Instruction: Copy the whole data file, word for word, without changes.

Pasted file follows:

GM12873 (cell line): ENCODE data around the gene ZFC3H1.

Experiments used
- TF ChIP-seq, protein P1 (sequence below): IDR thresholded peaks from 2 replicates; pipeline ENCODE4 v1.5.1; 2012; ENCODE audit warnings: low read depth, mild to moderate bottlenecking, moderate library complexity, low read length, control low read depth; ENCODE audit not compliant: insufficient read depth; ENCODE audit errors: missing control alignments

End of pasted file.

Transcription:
GM12873 (cell line): ENCODE data around the gene ZFC3H1.

Experiments used
- TF ChIP-seq, protein P1 (sequence below): IDR thresholded peaks from 2 replicates; pipeline ENCODE4 v1.5.1; 2012; ENCODE audit warnings: low read depth, mild to moderate bottlenecking, moderate library complexity, low read length, control low read depth; ENCODE audit not compliant: insufficient read depth; ENCODE audit errors: missing control alignments